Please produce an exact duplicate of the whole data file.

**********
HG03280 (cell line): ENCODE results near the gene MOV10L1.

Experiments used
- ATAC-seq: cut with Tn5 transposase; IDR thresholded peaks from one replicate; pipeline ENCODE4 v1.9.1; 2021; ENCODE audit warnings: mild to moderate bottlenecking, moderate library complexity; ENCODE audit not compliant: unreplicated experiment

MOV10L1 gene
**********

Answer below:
HG03280 (cell line): ENCODE results near the gene MOV10L1.

Experiments used
- ATAC-seq: cut with Tn5 transposase; IDR thresholded peaks from one replicate; pipeline ENCODE4 v1.9.1; 2021; ENCODE audit warnings: mild to moderate bottlenecking, moderate library complexity; ENCODE audit not compliant: unreplicated experiment

MOV10L1 gene